Despite still being criminally underseen, Jim McBride’s audacious first feature David Holzman’s Diary (1967) is at least a known quantity. Better authors than I have written at length about the metafiction, presented as a solipsistic young man (L.M. Kit Carson) attempting to find his life’s meaning by obsessively documenting it on film over several days. Holzman manages the neat trick of undermining the “personal cinema” style it’s also helping to define. Maybe that’s why it doesn’t feel incongruous as one-third of Anthology Film Archives’ series “Jim McBride’s Diaries” alongside two actual (if that word can apply) documentaries of McBride’s life, My Girlfriend’s Wedding (1969) and Pictures From Life’s Other Side (1971).
After Holzman’s pseudo-fictional, learn-nothing navel-gazing, it’s a relief to see McBride’s personal diary films. Not that they’re free of self-absorption, but they’re far more human, earthier, and more open. The reason for and highlight of the series is My Girlfriend’s Wedding—little seen, barely written about, and now beautifully restored from original camera negatives found in a film lab. Its disappearance was a case of poor timing: production company Paradigm commissioned what was supposed to be a short from McBride to pad out Holzman’s brief runtime; McBride ended up making an hour-long feature. Paradigm folded soon thereafter, and aside from its Whitney Museum premiere, Anthology’s 2009 McBride retrospective, and a 2011 UnionDocs screening, My Girlfriend’s Wedding quietly slipped from public memory. The restoration improves the audio while maintaining McBride’s muting of real names, a laughable move as Clarissa, his then-girlfriend and Girlfriend’s main subject, introduces herself and narrates a good chunk of Pictures From Life’s Other Side just two years later.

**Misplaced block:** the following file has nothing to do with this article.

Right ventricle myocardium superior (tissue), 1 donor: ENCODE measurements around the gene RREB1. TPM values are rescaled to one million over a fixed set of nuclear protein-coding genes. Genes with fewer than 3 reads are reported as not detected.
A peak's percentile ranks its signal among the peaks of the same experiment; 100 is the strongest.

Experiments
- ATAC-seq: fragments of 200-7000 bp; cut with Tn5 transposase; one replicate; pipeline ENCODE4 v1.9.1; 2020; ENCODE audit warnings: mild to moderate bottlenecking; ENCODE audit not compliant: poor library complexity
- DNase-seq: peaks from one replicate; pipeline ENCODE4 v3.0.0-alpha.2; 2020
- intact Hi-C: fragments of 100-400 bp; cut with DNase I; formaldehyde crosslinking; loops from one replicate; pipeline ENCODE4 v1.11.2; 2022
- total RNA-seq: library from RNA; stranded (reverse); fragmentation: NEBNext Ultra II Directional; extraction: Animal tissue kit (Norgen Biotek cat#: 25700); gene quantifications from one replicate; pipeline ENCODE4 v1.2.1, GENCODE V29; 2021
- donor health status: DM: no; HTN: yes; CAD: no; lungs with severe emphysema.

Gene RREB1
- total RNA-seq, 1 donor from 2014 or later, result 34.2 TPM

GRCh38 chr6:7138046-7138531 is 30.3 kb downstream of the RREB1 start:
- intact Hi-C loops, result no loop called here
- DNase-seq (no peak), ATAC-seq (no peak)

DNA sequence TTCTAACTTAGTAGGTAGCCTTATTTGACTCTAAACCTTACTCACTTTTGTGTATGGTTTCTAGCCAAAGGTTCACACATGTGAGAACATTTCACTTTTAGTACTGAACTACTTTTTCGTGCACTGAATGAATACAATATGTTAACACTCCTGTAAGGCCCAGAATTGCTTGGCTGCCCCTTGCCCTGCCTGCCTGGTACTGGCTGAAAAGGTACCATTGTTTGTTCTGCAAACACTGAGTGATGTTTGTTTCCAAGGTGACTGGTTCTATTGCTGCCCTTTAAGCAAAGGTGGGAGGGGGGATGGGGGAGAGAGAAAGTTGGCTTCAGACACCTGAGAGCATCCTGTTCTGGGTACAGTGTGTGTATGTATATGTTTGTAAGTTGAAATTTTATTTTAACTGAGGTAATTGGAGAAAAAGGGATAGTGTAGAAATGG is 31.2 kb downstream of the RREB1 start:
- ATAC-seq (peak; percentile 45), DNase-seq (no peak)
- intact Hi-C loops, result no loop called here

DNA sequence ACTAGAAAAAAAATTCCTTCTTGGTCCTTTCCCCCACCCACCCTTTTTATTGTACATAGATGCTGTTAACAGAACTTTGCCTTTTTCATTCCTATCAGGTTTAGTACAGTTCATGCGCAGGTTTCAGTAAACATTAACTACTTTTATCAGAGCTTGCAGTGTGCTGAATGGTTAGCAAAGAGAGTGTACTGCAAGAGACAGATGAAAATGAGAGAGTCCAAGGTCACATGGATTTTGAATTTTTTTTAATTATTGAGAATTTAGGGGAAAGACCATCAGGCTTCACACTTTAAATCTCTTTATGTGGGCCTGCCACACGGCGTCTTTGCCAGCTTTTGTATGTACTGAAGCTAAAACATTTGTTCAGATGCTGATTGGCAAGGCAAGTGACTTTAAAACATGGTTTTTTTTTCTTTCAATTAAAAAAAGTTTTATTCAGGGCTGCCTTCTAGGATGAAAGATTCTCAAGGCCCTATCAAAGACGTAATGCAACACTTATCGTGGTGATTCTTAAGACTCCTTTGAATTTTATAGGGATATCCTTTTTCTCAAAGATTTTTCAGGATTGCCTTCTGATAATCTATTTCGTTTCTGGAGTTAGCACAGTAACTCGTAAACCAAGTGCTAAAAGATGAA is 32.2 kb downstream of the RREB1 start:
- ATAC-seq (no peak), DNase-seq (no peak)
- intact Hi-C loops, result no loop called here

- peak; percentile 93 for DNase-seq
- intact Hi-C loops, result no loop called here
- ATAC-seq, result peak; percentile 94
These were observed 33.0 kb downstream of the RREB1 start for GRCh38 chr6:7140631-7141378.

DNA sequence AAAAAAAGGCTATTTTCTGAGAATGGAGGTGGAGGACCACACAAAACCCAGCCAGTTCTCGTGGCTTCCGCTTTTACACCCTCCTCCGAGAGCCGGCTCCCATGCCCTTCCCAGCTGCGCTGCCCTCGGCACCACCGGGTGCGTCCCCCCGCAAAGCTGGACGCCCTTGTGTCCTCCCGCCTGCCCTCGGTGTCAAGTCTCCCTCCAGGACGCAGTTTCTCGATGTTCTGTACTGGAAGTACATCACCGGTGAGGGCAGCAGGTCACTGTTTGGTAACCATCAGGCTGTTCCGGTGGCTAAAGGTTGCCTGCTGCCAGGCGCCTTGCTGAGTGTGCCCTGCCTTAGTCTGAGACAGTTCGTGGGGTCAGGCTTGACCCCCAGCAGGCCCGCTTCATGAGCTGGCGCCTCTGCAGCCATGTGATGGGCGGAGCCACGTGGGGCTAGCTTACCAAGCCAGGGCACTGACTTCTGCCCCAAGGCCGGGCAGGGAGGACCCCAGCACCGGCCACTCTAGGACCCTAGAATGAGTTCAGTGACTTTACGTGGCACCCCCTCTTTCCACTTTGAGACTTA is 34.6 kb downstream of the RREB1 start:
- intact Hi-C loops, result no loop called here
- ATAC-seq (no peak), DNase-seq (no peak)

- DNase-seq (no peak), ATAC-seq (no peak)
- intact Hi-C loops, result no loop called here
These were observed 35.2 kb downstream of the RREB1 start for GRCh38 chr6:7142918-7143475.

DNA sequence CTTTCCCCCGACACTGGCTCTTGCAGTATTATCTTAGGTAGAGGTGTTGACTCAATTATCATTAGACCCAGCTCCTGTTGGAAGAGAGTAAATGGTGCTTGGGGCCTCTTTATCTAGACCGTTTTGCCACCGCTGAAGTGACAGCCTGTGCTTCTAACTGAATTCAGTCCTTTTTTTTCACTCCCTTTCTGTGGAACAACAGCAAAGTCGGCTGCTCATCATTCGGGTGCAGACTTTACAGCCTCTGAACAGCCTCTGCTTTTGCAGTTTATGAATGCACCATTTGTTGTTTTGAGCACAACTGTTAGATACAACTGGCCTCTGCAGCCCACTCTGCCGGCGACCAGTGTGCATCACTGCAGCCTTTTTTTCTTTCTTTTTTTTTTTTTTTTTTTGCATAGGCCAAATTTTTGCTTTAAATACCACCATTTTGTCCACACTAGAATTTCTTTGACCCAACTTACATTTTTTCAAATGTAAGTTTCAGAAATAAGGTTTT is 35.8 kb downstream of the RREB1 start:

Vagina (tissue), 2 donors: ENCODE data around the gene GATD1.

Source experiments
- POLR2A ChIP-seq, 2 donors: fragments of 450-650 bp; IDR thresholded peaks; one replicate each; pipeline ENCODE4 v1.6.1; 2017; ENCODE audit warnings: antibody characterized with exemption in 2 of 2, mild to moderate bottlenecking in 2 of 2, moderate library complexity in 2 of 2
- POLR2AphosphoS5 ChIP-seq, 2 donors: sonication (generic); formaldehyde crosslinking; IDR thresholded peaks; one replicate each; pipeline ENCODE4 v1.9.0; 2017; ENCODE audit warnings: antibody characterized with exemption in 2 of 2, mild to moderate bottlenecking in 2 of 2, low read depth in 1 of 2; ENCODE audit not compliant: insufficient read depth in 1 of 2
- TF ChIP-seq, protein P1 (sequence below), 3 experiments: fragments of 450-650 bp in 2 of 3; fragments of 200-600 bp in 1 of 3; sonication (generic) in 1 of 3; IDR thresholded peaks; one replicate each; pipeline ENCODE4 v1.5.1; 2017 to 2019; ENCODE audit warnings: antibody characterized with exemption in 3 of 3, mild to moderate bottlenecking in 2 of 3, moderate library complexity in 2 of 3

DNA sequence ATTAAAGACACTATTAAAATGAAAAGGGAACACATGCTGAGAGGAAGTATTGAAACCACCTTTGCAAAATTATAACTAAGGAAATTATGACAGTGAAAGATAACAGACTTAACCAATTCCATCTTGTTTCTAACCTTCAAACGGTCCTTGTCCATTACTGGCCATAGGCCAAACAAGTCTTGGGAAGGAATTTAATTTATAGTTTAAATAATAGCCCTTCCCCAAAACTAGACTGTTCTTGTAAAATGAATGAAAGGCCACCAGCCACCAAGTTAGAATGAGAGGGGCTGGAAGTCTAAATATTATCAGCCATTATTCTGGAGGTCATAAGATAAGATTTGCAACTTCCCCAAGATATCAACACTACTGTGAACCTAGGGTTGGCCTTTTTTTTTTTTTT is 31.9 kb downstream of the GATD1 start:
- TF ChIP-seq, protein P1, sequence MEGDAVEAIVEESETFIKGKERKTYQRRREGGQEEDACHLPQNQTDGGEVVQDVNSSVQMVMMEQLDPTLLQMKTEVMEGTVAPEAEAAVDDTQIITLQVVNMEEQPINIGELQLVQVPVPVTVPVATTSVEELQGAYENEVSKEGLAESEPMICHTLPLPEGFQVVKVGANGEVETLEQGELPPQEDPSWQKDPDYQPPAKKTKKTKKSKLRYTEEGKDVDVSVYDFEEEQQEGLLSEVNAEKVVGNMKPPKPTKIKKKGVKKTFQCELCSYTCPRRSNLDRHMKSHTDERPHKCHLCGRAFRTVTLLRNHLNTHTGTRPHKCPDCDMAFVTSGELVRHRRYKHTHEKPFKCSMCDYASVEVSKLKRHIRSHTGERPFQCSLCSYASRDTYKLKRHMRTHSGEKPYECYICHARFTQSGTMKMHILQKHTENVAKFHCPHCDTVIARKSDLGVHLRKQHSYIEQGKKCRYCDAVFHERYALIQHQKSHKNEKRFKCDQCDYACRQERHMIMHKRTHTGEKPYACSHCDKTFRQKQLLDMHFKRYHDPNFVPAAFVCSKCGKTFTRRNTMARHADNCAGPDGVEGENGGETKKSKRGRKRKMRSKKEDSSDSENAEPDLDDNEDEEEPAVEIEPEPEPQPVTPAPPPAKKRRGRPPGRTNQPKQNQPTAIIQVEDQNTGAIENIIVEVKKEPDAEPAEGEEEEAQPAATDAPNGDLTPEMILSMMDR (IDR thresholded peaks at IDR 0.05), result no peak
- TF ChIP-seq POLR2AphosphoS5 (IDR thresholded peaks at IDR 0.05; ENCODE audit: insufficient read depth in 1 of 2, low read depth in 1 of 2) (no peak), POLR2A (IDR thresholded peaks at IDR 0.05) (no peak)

Like Extreme Private Eros: Love Song 1974 (1974), My Girlfriend’s Wedding involves a filmmaker trying to maintain and understand a relationship through a lens, offering simultaneous distance and intimacy. Girlfriend’s Clarissa is spacy as Eros’s Miyuki is certain; both women are determined to break from convention and live free, but Clarissa’s explorations are less confident. She states without hesitation she came to America “because of the revolution”, but “can’t remember” why she had to come here instead of staying in her native England. This sets up the film’s title situation—the easiest way for her to remain in this country is via marriage, but rather than “taint” her relationship with McBride with traditional trappings, she’s to marry a leftist publisher she met a week ago who’s game to undermine the square system.
Clarissa induces empathy and frustration, more the latter, in her struggles. Post-ceremony, boyfriend, husband, and wife sit sullenly drinking. Clarissa reveals she’s an hour late for her first day on the job, and she and her lawfully wedded get into the kind of facile labor debate I imagine dominates every DSA meetup. The film’s pregnancy scare coda makes Pictures From Life’s Other Side’s opening with a five-months-pregnant Clarissa feel like a punchline, before present-day realization of how close women are to losing bodily autonomy hits. Girlfriend ends with a non-honeymoon montage of McBride and Clarissa on the road, a sequence Pictures seems to pick up and extend with Clarissa’s ten-year-old son, successfully retrieved from England, in tow as the unconventional family leave New York and search for an America to call their own.
Pictures was sponsored, then suppressed, by the American Film Institute. While it’s understandable how new leadership coming into AFI might look askance at a preapproved hippie cross-country road trip featuring tree pissing and nude yoga, co-filmed by a kid with the stated determination of catching his mom fucking on film, the film’s blunt physicality is bawdy cover for a peripatetic illusion. Much of the supposedly freeing travel consists of motel rooms filled with banal television audio, and a reliance on machines (camera, car, and microphone) that break down, leaving the trio to entertain each other and themselves. Life’s Other Side ends with the family truly settling in every sense, not because they found home, but because they were tired of traveling.
The night after the ceremony in My Girlfriend’s Wedding, inertia and reality hit everyone. “We sat around and not much happened,” McBride says, as others wait to be told what to do by him, and he waits for inspiration to tell them. It’s a recurring theme across all three films: mere documentation doesn’t create a life. But McBride’s various attempts, whether reflected through another person, fictionally, or as a family affair, capture the human in all its goofy, grubby uncertainty, with the bonus of preserving the national ambivalence of the moment in amber.
“Jim McBride’s Diaries” runs December 15–21 at Anthology Film Archives, with the director in attendance December 16–18.